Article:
Mike Beard has been a building inspector with the city of Harker Heights for the past five years and was recently selected as a director-at-large on the board of the Building Officials Association of Texas.

Beard has been a member of BOAT for the last three years and just took over the new leadership position.

“I was always impressed at the quality of people who were members of this group but I had no idea I was about to see them at their very best,” Beard said.

The 350-member BOAT organization is an affiliate member of the Texas Municipal League. Its membership is comprised of inspectors, code enforcement officers and building officials who work for local government or municipalities in Texas.

The president of BOAT, Michael “Mo” Olsen, said, “Our organization is there to assist municipalities and citizens when they have code questions or issues they feel they can’t solve because they don’t have the knowledge.”

In a telephone interview with the Herald Wednesday, Olsen said the Texas Department of Emergency Management contacted BOAT officials on the Tuesday following the landfall of Hurricane Harvey requesting their assistance in Aransas Pass, Port Aransas, and Ingleside.

“An email went out to our membership and groups begin forming to assist with disaster relief in those three communities,” Olson said.

Beard said, “Due to healing from a broken leg, I was unable to make any trips to the coast but was able to travel to Spring Branch to participate in the BOAT fundraising efforts for relief in the hurricane-ravaged areas.”

Olsen said, “Jim Oak from the city of Garland and myself made a trip to Aransas Pass and did a damage survey to determine what kind of crews we would need on the ground. Between 10 and 20 inspectors responded and we began an assessment of structures. In the first four days, we did about 2,800 inspections.”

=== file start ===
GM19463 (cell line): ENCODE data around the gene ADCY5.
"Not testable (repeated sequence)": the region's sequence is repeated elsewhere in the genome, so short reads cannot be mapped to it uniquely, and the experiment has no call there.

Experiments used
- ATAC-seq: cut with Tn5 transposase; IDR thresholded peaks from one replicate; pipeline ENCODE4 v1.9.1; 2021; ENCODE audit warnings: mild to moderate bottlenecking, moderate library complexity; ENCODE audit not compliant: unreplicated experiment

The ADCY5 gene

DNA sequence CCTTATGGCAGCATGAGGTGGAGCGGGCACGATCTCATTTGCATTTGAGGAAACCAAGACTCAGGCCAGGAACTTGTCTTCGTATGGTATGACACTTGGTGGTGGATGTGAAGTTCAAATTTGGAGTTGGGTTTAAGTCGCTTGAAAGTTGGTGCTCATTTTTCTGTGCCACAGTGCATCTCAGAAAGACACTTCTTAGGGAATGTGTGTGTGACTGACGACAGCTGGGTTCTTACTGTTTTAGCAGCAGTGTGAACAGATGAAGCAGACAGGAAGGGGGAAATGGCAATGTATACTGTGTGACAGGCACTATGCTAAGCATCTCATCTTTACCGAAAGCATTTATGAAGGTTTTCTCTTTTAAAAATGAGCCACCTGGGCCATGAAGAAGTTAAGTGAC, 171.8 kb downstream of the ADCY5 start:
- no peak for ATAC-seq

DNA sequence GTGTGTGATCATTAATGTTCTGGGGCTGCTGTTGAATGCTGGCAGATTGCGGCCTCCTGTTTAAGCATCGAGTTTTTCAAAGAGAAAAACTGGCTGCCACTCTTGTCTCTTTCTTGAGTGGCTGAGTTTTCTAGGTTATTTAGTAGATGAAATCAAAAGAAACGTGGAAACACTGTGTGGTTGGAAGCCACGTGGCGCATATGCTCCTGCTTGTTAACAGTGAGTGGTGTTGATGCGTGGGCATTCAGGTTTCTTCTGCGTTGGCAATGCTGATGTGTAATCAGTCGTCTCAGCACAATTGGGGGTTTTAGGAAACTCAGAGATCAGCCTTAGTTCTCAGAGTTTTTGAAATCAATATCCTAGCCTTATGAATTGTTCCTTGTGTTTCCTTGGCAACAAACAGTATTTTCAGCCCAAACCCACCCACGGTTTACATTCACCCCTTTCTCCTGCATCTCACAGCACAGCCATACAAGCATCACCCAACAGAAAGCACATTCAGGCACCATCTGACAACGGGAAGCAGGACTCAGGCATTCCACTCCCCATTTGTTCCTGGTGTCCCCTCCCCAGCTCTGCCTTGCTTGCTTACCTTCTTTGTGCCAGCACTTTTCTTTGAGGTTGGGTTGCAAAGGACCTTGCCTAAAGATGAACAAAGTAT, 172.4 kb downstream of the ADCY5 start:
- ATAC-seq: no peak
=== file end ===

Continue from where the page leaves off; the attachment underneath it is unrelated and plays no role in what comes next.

The fundraising efforts began with the assistance of Truss Manufacturers Association of Texas, who found out that BOAT had spent over $7,000 on hotel rooms for their first responding inspectors.

“When TMAT found out about it, they said, ‘Hold up. We need to help you.’ We were then contacted by Universal Wood Products and were told that their organization does two fundraisers per year and this one is going to BOAT.”

“They said they were going to raise enough money for us to purchase a trailer and fully equip it with the tools and items you’ll need if another disaster strikes Texas and you have to respond to it,” Olsen, said.

“They went on to say that their board had met that morning and agreed to donate $10,000 to BOAT to complete the furnishing of the trailer.”

Both Olsen and Beard played golf on the course at Spring Branch and all during the tournament people would congratulate and express their appreciation for the work done by the members of BOAT.

After the round of golf, another meeting was held where BOAT learned that another donation had been made.

Paul Johnson of Universal Wood Products said, “Right now you’re close to $13,000 but we’re donating a 17-foot enclosed trailer that will be outfitted with three sets of bunk beds so a normal sleeping unit can be available on site.”

Olsen said, “By the time the trailer is added and everything else, the donation by TMAT totaled $20,000.

Beard said, “This was a Godsend and the fact that they gave us the trailer and put on a fundraiser is just amazing.”

Harker Heights City Manager David Mitchell told the Herald by phone from a conference that Beard is an exemplary employee.

“This doesn’t surprise me that he has joined an organization that reached out to help the victims of Hurricane Harvey and sent teams of inspectors to do the tedious work of determining the extent of the damage and preparing themselves to assist in the disasters of the future. I’m very pleased that Mike is involved in extending his service to us and across the state.”

The Herald asked Olsen about Beard’s sudden upswing to a position on the BOAT board.

He said, “When I saw Mike step up, I saw his passion for the industry and enforcing the codes and a fervor to keep teaching people.

His youth will play a vital role because the guys who are building officials are nearing 65 to 70 years old. I asked him to come join me and help get this organization growing. I’m glad he accepted.”

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